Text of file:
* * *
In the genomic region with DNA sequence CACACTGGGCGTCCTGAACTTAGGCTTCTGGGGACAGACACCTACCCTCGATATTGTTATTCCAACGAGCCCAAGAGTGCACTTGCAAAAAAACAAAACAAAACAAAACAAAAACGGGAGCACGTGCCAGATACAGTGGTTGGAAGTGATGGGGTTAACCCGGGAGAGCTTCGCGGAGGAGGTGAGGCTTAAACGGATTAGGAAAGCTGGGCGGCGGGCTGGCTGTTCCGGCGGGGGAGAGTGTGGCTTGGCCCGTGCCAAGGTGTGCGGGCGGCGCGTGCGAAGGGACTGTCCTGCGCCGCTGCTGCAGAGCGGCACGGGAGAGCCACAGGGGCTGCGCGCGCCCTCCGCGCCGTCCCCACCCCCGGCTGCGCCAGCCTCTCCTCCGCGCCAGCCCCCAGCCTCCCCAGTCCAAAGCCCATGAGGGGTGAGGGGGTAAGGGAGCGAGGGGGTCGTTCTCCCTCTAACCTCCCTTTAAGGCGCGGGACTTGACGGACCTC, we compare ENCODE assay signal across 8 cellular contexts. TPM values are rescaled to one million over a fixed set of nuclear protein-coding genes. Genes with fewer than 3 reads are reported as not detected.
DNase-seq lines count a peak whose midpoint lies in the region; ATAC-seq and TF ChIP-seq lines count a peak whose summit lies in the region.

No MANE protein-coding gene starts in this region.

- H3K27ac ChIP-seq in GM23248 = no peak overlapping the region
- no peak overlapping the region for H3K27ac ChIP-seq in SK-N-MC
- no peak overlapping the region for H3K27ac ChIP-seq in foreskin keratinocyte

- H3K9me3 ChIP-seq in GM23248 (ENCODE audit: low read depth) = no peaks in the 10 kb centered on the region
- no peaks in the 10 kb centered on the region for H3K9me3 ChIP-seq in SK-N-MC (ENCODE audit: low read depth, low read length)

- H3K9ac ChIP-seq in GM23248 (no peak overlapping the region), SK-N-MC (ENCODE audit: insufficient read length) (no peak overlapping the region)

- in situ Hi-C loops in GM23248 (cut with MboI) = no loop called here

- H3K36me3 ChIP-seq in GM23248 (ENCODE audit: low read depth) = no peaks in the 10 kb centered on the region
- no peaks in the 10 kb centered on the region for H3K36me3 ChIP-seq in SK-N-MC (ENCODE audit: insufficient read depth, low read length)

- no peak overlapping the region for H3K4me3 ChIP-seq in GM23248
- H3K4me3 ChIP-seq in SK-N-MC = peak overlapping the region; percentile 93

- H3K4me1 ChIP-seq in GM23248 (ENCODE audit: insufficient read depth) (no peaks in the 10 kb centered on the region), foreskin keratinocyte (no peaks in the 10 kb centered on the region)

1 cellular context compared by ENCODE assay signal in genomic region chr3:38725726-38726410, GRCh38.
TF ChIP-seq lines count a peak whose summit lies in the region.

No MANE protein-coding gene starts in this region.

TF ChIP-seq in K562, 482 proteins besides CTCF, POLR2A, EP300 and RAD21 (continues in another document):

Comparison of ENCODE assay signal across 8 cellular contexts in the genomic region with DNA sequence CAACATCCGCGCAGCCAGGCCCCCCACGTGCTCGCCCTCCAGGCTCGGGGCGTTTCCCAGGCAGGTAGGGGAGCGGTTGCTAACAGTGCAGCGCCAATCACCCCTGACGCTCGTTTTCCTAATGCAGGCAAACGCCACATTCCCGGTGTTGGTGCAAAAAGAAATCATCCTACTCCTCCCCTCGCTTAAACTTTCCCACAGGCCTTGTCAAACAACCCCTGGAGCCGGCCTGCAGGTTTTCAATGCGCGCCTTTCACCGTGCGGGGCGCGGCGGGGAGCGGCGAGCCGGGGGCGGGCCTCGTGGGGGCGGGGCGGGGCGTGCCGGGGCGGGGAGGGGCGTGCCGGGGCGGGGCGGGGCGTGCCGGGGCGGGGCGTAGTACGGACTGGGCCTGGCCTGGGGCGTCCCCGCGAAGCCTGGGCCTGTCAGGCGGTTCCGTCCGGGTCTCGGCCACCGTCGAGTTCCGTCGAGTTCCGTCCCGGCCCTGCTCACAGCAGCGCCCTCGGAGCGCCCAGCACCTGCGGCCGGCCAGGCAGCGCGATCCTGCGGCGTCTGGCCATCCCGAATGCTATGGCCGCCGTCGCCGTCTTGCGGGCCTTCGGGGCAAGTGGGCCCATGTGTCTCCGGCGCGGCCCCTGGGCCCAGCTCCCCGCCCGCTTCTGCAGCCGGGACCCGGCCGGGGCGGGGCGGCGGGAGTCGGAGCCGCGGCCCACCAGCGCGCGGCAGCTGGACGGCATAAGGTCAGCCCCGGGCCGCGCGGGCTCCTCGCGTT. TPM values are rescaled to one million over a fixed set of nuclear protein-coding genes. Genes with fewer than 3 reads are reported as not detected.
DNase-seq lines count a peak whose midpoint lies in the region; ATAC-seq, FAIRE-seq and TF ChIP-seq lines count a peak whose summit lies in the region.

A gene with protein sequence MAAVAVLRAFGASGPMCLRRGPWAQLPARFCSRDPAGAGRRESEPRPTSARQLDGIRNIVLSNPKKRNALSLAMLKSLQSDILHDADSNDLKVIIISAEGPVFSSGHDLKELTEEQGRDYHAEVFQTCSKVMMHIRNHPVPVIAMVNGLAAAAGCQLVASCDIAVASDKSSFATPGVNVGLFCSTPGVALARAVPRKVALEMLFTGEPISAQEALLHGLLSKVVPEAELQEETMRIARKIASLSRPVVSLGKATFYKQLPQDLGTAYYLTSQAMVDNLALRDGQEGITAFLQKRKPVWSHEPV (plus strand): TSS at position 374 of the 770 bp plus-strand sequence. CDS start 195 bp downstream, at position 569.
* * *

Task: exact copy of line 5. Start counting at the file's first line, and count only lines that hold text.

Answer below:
- no peak overlapping the region for H3K27ac ChIP-seq in SK-N-MC